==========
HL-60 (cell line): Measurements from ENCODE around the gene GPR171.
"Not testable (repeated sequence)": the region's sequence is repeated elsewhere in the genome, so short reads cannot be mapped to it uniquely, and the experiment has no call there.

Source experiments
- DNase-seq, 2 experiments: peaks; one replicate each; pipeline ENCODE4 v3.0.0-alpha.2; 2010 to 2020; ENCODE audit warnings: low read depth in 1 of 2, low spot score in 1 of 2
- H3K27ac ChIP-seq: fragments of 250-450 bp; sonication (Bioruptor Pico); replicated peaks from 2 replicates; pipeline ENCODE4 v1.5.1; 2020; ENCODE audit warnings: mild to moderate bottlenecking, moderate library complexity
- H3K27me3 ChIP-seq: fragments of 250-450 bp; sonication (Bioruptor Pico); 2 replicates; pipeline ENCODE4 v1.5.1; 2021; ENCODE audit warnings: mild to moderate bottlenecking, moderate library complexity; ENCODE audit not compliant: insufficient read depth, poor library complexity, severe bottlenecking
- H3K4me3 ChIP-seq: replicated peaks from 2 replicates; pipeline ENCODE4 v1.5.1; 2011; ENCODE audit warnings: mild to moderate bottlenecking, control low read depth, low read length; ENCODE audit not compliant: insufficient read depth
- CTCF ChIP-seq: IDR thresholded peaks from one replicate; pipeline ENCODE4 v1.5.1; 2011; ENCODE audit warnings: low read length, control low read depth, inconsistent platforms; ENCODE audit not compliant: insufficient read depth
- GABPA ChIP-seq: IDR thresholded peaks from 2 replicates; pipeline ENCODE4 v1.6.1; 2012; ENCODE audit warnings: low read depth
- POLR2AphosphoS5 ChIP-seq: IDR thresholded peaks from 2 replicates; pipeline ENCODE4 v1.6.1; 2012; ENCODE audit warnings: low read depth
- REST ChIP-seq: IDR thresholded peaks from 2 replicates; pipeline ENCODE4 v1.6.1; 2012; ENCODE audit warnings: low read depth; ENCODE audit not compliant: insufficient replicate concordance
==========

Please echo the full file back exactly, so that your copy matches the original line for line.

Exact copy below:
HL-60 (cell line): Measurements from ENCODE around the gene GPR171.
"Not testable (repeated sequence)": the region's sequence is repeated elsewhere in the genome, so short reads cannot be mapped to it uniquely, and the experiment has no call there.

Source experiments
- DNase-seq, 2 experiments: peaks; one replicate each; pipeline ENCODE4 v3.0.0-alpha.2; 2010 to 2020; ENCODE audit warnings: low read depth in 1 of 2, low spot score in 1 of 2
- H3K27ac ChIP-seq: fragments of 250-450 bp; sonication (Bioruptor Pico); replicated peaks from 2 replicates; pipeline ENCODE4 v1.5.1; 2020; ENCODE audit warnings: mild to moderate bottlenecking, moderate library complexity
- H3K27me3 ChIP-seq: fragments of 250-450 bp; sonication (Bioruptor Pico); 2 replicates; pipeline ENCODE4 v1.5.1; 2021; ENCODE audit warnings: mild to moderate bottlenecking, moderate library complexity; ENCODE audit not compliant: insufficient read depth, poor library complexity, severe bottlenecking
- H3K4me3 ChIP-seq: replicated peaks from 2 replicates; pipeline ENCODE4 v1.5.1; 2011; ENCODE audit warnings: mild to moderate bottlenecking, control low read depth, low read length; ENCODE audit not compliant: insufficient read depth
- CTCF ChIP-seq: IDR thresholded peaks from one replicate; pipeline ENCODE4 v1.5.1; 2011; ENCODE audit warnings: low read length, control low read depth, inconsistent platforms; ENCODE audit not compliant: insufficient read depth
- GABPA ChIP-seq: IDR thresholded peaks from 2 replicates; pipeline ENCODE4 v1.6.1; 2012; ENCODE audit warnings: low read depth
- POLR2AphosphoS5 ChIP-seq: IDR thresholded peaks from 2 replicates; pipeline ENCODE4 v1.6.1; 2012; ENCODE audit warnings: low read depth
- REST ChIP-seq: IDR thresholded peaks from 2 replicates; pipeline ENCODE4 v1.6.1; 2012; ENCODE audit warnings: low read depth; ENCODE audit not compliant: insufficient replicate concordance